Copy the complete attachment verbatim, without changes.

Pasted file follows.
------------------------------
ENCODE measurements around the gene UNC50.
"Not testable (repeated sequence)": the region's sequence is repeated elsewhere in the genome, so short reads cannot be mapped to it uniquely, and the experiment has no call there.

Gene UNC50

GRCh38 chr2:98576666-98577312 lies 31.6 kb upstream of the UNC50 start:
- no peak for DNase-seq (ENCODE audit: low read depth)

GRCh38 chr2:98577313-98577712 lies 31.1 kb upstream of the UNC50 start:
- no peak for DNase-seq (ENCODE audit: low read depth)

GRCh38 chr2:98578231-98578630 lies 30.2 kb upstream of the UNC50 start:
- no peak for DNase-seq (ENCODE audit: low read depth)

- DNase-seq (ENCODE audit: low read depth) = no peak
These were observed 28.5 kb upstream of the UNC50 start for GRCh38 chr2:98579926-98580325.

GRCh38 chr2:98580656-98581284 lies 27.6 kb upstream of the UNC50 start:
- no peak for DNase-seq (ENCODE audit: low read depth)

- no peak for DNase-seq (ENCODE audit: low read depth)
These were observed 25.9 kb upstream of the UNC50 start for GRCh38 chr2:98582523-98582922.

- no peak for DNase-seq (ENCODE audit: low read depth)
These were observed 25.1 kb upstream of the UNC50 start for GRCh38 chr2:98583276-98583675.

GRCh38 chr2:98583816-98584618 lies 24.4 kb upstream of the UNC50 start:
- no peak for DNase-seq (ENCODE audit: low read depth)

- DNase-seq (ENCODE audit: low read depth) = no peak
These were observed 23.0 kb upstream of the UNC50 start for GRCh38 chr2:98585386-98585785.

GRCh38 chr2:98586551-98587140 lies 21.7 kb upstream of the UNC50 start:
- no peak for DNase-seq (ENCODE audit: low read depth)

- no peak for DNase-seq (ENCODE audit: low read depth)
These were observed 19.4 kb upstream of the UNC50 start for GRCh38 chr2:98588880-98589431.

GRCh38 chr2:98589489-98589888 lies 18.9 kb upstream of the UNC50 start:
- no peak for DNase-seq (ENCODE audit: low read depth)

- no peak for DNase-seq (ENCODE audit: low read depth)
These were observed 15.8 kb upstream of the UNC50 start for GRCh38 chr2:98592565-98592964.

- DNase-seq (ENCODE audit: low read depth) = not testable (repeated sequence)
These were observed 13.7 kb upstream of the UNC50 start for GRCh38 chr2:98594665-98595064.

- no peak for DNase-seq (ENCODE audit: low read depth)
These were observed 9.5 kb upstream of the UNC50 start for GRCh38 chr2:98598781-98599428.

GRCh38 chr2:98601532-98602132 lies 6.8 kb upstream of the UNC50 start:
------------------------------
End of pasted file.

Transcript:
ENCODE measurements around the gene UNC50.
"Not testable (repeated sequence)": the region's sequence is repeated elsewhere in the genome, so short reads cannot be mapped to it uniquely, and the experiment has no call there.

Gene UNC50

GRCh38 chr2:98576666-98577312 lies 31.6 kb upstream of the UNC50 start:
- no peak for DNase-seq (ENCODE audit: low read depth)

GRCh38 chr2:98577313-98577712 lies 31.1 kb upstream of the UNC50 start:
- no peak for DNase-seq (ENCODE audit: low read depth)

GRCh38 chr2:98578231-98578630 lies 30.2 kb upstream of the UNC50 start:
- no peak for DNase-seq (ENCODE audit: low read depth)

- DNase-seq (ENCODE audit: low read depth) = no peak
These were observed 28.5 kb upstream of the UNC50 start for GRCh38 chr2:98579926-98580325.

GRCh38 chr2:98580656-98581284 lies 27.6 kb upstream of the UNC50 start:
- no peak for DNase-seq (ENCODE audit: low read depth)

- no peak for DNase-seq (ENCODE audit: low read depth)
These were observed 25.9 kb upstream of the UNC50 start for GRCh38 chr2:98582523-98582922.

- no peak for DNase-seq (ENCODE audit: low read depth)
These were observed 25.1 kb upstream of the UNC50 start for GRCh38 chr2:98583276-98583675.

GRCh38 chr2:98583816-98584618 lies 24.4 kb upstream of the UNC50 start:
- no peak for DNase-seq (ENCODE audit: low read depth)

- DNase-seq (ENCODE audit: low read depth) = no peak
These were observed 23.0 kb upstream of the UNC50 start for GRCh38 chr2:98585386-98585785.

GRCh38 chr2:98586551-98587140 lies 21.7 kb upstream of the UNC50 start:
- no peak for DNase-seq (ENCODE audit: low read depth)

- no peak for DNase-seq (ENCODE audit: low read depth)
These were observed 19.4 kb upstream of the UNC50 start for GRCh38 chr2:98588880-98589431.

GRCh38 chr2:98589489-98589888 lies 18.9 kb upstream of the UNC50 start:
- no peak for DNase-seq (ENCODE audit: low read depth)

- no peak for DNase-seq (ENCODE audit: low read depth)
These were observed 15.8 kb upstream of the UNC50 start for GRCh38 chr2:98592565-98592964.

- DNase-seq (ENCODE audit: low read depth) = not testable (repeated sequence)
These were observed 13.7 kb upstream of the UNC50 start for GRCh38 chr2:98594665-98595064.

- no peak for DNase-seq (ENCODE audit: low read depth)
These were observed 9.5 kb upstream of the UNC50 start for GRCh38 chr2:98598781-98599428.

GRCh38 chr2:98601532-98602132 lies 6.8 kb upstream of the UNC50 start: